Membership

When a Member Group Wants More Attention

By / Dec 11, 2013 (iStock/Thinkstock)

If a niche within your membership feels underserved, you can either adapt to meet its needs or let it go elsewhere. How do you decide?

For all the new technology that helps us self-organize and gather groups of common interest, sometimes we are reminded that building a sustainable association still takes resources like time, money, and people. (People willing to commit their time and money, to be specific.) Launching a new association with staying power is no small task, especially if it’s in the shadow of a related association that already exists.

Two weeks ago, Ernie Smith shared the story of the National Exchange Traded Funds Association, which launched two years ago but currently is “shelved” due to a lack of demand. In short, NETFA was created by a group of members of the Investment Company Institute who felt they needed an association of their own to serve their specific niche. For various reasons, though, they weren’t able to build a sustainable organization.

The underlying question for any association with a group that wants more attention boils down to one of breadth versus depth.

I reached out to ICI to get its perspective but didn’t receive a response, so we don’t know the details of what NETFA’s founders thought they needed but weren’t getting within in ICI or what consideration ICI gave to either trying to serve these members or letting them go on their way. But the very basic dynamics of this situation are likely familiar to many associations, and navigating them can be tricky.

So, let’s say your association has a small but active subgroup that, to put it simply, wants more attention. How do you handle it? I see three fundamental options:

Expand to give the niche more attention. It’s a niche group now, but maybe you see a growth opportunity because it’s focused on an emerging segment of your industry. Tailoring some benefits or creating new ones for the group could attract more members or drive increased revenue, which can cover the additional resources needed to serve it.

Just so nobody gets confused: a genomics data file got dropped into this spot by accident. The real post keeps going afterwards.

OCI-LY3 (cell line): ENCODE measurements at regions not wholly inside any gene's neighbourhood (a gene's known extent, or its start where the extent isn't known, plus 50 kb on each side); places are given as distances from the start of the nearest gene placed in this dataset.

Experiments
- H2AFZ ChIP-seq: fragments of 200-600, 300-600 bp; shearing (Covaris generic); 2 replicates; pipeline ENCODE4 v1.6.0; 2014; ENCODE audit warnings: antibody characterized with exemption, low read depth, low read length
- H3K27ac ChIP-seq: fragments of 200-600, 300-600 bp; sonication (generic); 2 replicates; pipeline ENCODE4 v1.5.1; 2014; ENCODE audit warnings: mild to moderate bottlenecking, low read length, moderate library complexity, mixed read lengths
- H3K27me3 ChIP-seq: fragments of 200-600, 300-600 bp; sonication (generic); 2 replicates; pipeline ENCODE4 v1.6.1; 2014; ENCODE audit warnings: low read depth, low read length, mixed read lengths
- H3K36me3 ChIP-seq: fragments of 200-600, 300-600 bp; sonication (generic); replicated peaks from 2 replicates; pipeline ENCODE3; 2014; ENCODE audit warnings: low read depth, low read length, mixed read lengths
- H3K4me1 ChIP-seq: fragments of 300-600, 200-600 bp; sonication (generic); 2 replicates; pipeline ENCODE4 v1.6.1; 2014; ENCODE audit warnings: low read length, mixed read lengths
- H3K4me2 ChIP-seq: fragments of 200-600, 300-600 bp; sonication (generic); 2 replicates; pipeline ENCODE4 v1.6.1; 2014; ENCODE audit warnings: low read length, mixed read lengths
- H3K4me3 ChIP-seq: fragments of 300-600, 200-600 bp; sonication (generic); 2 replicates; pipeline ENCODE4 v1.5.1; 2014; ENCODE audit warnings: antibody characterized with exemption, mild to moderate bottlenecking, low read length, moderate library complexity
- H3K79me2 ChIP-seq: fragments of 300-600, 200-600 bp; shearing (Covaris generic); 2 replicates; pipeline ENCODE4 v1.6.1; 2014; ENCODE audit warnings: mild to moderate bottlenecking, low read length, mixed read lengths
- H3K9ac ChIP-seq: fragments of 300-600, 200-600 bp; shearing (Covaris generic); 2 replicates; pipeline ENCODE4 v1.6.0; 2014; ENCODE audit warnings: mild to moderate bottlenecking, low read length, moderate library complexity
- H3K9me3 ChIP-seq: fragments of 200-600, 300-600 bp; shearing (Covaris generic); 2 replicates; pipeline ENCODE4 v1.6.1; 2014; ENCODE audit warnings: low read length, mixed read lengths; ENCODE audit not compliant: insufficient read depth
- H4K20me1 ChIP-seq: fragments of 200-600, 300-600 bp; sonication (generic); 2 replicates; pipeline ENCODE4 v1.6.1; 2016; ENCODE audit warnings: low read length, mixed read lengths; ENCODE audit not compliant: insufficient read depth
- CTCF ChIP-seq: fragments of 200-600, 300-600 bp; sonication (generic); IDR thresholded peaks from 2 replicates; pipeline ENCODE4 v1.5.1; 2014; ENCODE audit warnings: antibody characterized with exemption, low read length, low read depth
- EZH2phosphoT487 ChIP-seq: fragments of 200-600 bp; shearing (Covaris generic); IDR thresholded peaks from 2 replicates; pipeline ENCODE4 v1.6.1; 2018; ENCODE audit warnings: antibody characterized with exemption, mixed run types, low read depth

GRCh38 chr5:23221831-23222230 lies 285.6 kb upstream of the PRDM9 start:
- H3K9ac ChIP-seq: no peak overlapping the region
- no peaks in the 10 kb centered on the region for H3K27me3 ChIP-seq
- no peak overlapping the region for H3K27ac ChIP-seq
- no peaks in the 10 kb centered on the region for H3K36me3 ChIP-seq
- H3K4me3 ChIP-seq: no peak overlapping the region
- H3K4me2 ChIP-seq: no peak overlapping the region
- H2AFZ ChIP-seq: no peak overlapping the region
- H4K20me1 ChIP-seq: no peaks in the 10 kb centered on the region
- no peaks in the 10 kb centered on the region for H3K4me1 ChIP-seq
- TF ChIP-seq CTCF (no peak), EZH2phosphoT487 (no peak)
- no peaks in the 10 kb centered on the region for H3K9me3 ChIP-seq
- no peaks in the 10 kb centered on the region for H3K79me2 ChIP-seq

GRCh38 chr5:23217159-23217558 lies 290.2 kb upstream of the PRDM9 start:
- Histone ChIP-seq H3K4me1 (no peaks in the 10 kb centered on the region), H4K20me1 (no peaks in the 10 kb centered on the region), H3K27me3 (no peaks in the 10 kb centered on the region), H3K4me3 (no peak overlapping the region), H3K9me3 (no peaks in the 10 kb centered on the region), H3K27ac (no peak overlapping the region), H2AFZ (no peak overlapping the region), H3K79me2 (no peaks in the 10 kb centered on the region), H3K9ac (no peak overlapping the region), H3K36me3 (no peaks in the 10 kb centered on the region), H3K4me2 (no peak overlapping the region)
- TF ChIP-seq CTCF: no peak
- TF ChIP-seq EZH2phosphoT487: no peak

Cut elsewhere to give the niche more attention. If no clear growth opportunity exists but you don’t want to lose the members in the subgroup, you face the decision of how to reallocate resources toward the group. Do you make a clear decision about cutting programs or services for other groups? Or do you just pile the work for this new group onto your staff and let them decide what they don’t have time to do anymore? (I don’t recommend the latter, but I have a feeling some associations do it anyway.)

Maintain the status quo. If there’s no growth opportunity and you don’t like the prospect of cutting elsewhere, then you have to ask the subgroup to live with what you currently have to offer and hope they’ll be satisfied. If the group has hinted at splintering off on its own, you can either call its bluff or wish it well as it heads out on its own.

Each of these options carries some risk, and in a real-world situation they’ll hinge on a variety of nuances particular to your industry and the people involved. There will certainly be good intentions claimed on both sides, but there will be plenty of politics and egos to contend with, as well.

Yet despite those particulars, the underlying question for any association with a group that wants more attention boils down to one of breadth versus depth. Does your association want to expand its umbrella to cover as many related people and interests as possible? Or does it want to focus on a core group? The right answer might vary from one association to another, but knowing the answer to that question and setting a clear direction will certainly help in handling a restless niche.

One final suggestion, regardless of which option—expand, cut, or maintain—you would pursue: Get the group to be a part of the solution. If it wants greater representation and more tailored benefits, then ask those vocal members to participate in designing and creating them. Associations are about collaboration, so don’t let them just take without giving. (I call this either the Little Red Hen approach or the Jerry Maguire approach.)

I want to hear about your experience, though. How have you handled groups within your membership that feel underserved? Where is the tipping point between trying to do more for a group and just saying no? Are there other options beyond what I’ve suggested above? Let us know in the comments.

Joe Rominiecki

Joe Rominiecki, manager of communications at the Entomological Society of America, is a former senior editor at Associations Now. More »

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